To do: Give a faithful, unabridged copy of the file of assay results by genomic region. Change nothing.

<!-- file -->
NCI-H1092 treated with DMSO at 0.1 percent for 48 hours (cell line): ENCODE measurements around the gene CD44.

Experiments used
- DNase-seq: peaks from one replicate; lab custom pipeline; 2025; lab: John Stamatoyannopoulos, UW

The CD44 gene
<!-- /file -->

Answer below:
NCI-H1092 treated with DMSO at 0.1 percent for 48 hours (cell line): ENCODE measurements around the gene CD44.

Experiments used
- DNase-seq: peaks from one replicate; lab custom pipeline; 2025; lab: John Stamatoyannopoulos, UW

The CD44 gene